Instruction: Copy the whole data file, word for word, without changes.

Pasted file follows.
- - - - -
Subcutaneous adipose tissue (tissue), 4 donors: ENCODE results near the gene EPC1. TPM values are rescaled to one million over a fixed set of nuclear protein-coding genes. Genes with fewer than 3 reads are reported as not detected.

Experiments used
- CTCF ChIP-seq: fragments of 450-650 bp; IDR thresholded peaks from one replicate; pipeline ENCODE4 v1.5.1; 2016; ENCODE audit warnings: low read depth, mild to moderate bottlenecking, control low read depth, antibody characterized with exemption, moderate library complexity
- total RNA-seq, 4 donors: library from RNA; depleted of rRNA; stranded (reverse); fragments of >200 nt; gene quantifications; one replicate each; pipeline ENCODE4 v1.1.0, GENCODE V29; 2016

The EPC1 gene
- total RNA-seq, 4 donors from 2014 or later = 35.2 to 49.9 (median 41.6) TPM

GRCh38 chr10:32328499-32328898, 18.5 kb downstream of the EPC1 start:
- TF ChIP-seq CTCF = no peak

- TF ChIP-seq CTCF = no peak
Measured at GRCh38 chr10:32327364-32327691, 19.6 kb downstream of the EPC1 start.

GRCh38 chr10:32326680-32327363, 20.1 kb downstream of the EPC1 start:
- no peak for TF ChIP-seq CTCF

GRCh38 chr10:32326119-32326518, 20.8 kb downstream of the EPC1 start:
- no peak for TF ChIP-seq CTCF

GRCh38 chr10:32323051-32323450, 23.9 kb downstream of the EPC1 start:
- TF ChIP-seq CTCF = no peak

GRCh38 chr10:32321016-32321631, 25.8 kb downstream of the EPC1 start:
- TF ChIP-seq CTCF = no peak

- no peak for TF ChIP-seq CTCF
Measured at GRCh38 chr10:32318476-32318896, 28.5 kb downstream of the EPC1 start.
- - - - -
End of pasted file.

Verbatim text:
Subcutaneous adipose tissue (tissue), 4 donors: ENCODE results near the gene EPC1. TPM values are rescaled to one million over a fixed set of nuclear protein-coding genes. Genes with fewer than 3 reads are reported as not detected.

Experiments used
- CTCF ChIP-seq: fragments of 450-650 bp; IDR thresholded peaks from one replicate; pipeline ENCODE4 v1.5.1; 2016; ENCODE audit warnings: low read depth, mild to moderate bottlenecking, control low read depth, antibody characterized with exemption, moderate library complexity
- total RNA-seq, 4 donors: library from RNA; depleted of rRNA; stranded (reverse); fragments of >200 nt; gene quantifications; one replicate each; pipeline ENCODE4 v1.1.0, GENCODE V29; 2016

The EPC1 gene
- total RNA-seq, 4 donors from 2014 or later = 35.2 to 49.9 (median 41.6) TPM

GRCh38 chr10:32328499-32328898, 18.5 kb downstream of the EPC1 start:
- TF ChIP-seq CTCF = no peak

- TF ChIP-seq CTCF = no peak
Measured at GRCh38 chr10:32327364-32327691, 19.6 kb downstream of the EPC1 start.

GRCh38 chr10:32326680-32327363, 20.1 kb downstream of the EPC1 start:
- no peak for TF ChIP-seq CTCF

GRCh38 chr10:32326119-32326518, 20.8 kb downstream of the EPC1 start:
- no peak for TF ChIP-seq CTCF

GRCh38 chr10:32323051-32323450, 23.9 kb downstream of the EPC1 start:
- TF ChIP-seq CTCF = no peak

GRCh38 chr10:32321016-32321631, 25.8 kb downstream of the EPC1 start:
- TF ChIP-seq CTCF = no peak

- no peak for TF ChIP-seq CTCF
Measured at GRCh38 chr10:32318476-32318896, 28.5 kb downstream of the EPC1 start.